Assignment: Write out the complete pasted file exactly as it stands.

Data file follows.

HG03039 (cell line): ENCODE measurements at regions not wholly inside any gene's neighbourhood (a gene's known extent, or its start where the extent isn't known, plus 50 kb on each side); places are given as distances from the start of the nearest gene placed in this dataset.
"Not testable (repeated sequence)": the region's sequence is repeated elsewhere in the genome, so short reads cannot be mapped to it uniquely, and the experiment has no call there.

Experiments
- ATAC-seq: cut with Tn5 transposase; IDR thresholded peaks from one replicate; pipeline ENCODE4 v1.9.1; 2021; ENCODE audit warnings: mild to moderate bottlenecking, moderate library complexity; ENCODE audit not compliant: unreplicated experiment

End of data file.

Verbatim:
HG03039 (cell line): ENCODE measurements at regions not wholly inside any gene's neighbourhood (a gene's known extent, or its start where the extent isn't known, plus 50 kb on each side); places are given as distances from the start of the nearest gene placed in this dataset.
"Not testable (repeated sequence)": the region's sequence is repeated elsewhere in the genome, so short reads cannot be mapped to it uniquely, and the experiment has no call there.

Experiments
- ATAC-seq: cut with Tn5 transposase; IDR thresholded peaks from one replicate; pipeline ENCODE4 v1.9.1; 2021; ENCODE audit warnings: mild to moderate bottlenecking, moderate library complexity; ENCODE audit not compliant: unreplicated experiment